8 Years

Discover tips, tools, and support for this age

Your eight-year-old’s personality is growing! At this stage, they may develop a strong sense of right and wrong and form close friendships. Setting up playdates will help your child feel more secure and supported.   Learn more below about your child’s development, resources available during and after school, and free events across NYC. 


Skills children develop as they play, learn, speak, act, and move are called milestones. Learn about milestones to help you understand your child's development and act early if you have concerns.

Around 8 years old, many children:

  • Social

    • Develop a strong moral sense of right and wrong
    • Show more concern for the well-being of others
    • Develop a sense of privacy
    • Have playmates of the same gender
  • Communication

    • Talk about experiences, thoughts, and feelings
    • Use polite phrases such as "please" and "thank you"
    • Know different tenses, such as past and future, and other grammar
    • May have favorite subjects at school
    • Are often excited to talk about what they want to do when they grow up
  • Learning

    • Understand and can carry out instructions with multiple steps
    • Create simple stories
    • Understand conversations between other children
    • Know months and seasons
    • Begin to read books on their own
  • Physical Development

    • Catch a tennis ball in one hand
    • Have more strength in the large muscles of the arms and legs
    • Change direction while running, throw with better aim, and jump or climb better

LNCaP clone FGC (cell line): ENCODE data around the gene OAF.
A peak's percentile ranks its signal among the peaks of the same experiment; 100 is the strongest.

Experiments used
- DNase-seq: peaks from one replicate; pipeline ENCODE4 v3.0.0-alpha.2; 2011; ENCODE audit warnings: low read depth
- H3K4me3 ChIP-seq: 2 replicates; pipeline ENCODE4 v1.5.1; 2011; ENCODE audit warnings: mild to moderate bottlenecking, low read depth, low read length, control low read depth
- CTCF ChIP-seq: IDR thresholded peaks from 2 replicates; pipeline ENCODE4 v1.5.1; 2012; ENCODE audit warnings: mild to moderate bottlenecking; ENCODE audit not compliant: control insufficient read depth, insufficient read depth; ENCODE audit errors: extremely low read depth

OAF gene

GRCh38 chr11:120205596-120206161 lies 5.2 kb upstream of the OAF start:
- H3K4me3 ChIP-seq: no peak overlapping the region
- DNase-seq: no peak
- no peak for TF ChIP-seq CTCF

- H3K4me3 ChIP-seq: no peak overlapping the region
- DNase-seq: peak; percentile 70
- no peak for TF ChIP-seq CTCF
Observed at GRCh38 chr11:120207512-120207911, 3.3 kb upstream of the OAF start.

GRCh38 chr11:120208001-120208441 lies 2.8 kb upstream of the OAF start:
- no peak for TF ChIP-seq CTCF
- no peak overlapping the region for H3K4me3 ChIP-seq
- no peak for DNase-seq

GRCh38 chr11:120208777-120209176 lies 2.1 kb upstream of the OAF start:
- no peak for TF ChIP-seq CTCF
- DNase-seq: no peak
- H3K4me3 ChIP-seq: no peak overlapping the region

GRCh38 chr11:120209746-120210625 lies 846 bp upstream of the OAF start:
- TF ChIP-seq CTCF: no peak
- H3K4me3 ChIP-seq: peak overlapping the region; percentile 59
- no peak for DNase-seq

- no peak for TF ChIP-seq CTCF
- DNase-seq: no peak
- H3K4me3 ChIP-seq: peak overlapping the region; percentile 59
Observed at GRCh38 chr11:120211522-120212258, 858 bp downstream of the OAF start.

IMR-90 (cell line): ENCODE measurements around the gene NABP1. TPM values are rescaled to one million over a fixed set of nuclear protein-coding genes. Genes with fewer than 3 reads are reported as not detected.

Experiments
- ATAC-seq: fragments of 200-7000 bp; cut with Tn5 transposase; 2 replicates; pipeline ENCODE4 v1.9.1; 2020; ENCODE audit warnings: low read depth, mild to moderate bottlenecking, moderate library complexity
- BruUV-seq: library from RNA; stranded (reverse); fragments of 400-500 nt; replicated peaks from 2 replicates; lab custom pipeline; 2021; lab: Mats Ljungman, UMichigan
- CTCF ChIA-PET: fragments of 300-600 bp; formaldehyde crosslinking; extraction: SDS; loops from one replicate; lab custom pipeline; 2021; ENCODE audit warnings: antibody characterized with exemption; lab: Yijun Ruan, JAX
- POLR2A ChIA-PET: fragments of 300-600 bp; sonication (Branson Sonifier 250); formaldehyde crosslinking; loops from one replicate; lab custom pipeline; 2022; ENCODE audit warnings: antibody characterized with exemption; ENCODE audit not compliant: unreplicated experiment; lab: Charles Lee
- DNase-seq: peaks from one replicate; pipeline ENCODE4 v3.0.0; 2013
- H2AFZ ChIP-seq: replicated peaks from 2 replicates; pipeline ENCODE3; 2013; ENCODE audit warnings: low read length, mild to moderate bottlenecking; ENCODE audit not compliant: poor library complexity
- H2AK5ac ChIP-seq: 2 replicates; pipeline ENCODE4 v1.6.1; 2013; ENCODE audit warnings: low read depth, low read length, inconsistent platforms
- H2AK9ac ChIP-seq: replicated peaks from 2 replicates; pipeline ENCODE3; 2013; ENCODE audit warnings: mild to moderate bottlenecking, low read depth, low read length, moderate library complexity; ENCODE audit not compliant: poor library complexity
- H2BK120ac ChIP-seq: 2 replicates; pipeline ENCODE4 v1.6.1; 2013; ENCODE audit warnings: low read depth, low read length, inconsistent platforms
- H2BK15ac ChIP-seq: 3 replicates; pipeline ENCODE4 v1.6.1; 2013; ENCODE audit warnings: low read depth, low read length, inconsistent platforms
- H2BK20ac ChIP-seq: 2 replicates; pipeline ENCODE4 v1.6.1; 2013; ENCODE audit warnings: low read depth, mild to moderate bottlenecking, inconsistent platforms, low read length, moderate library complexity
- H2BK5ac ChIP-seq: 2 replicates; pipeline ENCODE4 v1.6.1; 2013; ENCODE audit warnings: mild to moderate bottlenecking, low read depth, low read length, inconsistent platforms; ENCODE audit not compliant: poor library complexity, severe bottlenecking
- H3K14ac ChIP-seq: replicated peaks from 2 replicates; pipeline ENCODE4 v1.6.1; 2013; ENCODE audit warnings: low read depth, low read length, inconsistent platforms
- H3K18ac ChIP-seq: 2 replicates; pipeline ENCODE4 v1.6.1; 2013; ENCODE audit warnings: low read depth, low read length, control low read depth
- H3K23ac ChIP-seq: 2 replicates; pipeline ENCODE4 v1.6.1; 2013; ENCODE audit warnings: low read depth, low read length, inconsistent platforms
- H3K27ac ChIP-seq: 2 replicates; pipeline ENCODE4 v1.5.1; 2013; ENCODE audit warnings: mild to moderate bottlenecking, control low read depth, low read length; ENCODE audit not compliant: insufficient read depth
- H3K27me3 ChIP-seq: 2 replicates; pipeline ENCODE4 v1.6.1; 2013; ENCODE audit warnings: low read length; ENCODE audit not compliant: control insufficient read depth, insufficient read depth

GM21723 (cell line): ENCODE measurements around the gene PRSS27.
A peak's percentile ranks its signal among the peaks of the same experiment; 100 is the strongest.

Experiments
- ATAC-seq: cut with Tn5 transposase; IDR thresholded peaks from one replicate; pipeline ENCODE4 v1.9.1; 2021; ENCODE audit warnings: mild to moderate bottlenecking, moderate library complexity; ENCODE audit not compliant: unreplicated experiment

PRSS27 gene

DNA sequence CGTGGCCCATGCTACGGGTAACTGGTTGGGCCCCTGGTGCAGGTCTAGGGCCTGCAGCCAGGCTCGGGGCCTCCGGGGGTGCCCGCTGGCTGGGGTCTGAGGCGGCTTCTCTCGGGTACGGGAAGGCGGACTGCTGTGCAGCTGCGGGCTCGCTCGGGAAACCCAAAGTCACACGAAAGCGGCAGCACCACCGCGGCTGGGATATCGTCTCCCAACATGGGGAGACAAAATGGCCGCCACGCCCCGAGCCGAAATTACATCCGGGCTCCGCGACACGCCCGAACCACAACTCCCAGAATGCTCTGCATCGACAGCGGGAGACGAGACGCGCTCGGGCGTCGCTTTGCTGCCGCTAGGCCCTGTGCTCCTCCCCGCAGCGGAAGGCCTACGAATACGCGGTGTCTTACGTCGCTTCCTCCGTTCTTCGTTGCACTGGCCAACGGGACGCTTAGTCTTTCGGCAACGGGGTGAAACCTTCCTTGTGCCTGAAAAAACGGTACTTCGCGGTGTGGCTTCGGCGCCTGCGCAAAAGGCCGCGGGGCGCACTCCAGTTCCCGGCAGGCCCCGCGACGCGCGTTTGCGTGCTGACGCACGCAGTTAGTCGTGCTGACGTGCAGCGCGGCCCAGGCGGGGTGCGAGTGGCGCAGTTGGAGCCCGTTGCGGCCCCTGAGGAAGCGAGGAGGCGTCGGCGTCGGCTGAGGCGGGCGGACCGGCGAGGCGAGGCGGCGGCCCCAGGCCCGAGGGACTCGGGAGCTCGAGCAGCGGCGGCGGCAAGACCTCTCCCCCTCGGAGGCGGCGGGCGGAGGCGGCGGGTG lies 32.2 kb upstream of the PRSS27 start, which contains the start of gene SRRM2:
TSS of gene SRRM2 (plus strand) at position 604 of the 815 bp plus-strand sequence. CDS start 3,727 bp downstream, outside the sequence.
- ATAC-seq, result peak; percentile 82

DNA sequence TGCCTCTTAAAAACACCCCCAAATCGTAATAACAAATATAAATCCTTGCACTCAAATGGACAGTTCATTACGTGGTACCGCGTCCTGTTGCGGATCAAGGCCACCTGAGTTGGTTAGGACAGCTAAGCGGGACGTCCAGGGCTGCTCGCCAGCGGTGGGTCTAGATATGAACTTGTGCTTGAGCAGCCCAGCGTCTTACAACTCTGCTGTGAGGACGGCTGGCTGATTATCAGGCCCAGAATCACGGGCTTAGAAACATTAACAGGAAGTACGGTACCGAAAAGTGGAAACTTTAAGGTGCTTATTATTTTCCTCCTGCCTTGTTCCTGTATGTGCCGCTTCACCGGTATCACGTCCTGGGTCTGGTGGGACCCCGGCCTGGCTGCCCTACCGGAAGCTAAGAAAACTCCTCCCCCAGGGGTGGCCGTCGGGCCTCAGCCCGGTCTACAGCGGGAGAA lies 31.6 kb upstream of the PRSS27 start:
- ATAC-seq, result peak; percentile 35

• Health

    • Have 5 to 6 ounces of grains daily, including whole grains (1 ounce equals ½ cup oatmeal, ½ cup of rice, 5 whole wheat crackers, 1 slice of whole wheat bread, or ½ cup cooked pasta)
    • Have 2 to 2 ½ cups of vegetables daily (such as ½ cup baby carrots, ½ cup broccoli, ½ avocado, and ½ cup sliced peppers).
    • Have 1 ½ to 2 cups of fruits daily (such as 1 small apple, ½ large banana, and ½ cup chopped berries). Fresh, frozen canned or dried all count.
    • Have 4 to 5 ½ ounces of protein foods daily (1 ounce equals 1 egg, ¼ cup of beans or lentils, 1 tablespoon peanut butter, or ¼ cup tofu). Protein foods include beans, lentils, tofu, nuts, nut butters, and poultry, fish, eggs and meat.
    • Have 2 ½ cups of dairy or suitable substitute daily. This includes whole cow’s milk, whole plain yogurt, or unsweetened fortified soy beverage.
    • Drink water at or between meals for thirst.

Act early by talking to a doctor, teacher, or social worker if your child:

  • Act Early

    • Complains about stomach or headaches before going to school
    • Can't tie shoelaces
    • Wets the bed at night
    • Doesn't respect the personal space of others
    • Has little concern for the feelings of others
    • Has trouble finding the right word when talking
    • Can't get dressed on their own
    • Gets tired easily with every activity
    • Can't ride a bike without training wheels (if taught)


Find the support your family needs to thrive

Comprehensive After School System of NYC (COMPASS NYC)

NYC Department of Youth & Community Development (DYCD)

Afterschool programs for students

COMPASS NYC has hundreds of programs for young people in kindergarten through 12th grade.

School Food

NYC Department of Education (DOE)

Free school breakfast and lunch

NYC students can enjoy free breakfast and lunch every school day.

School-Based Health Centers (SBHC)

NYC Department of Education (DOE); NYC Department of Health & Mental Hygiene (DOHMH)

Free health care in schools

Students can get free health care in their school.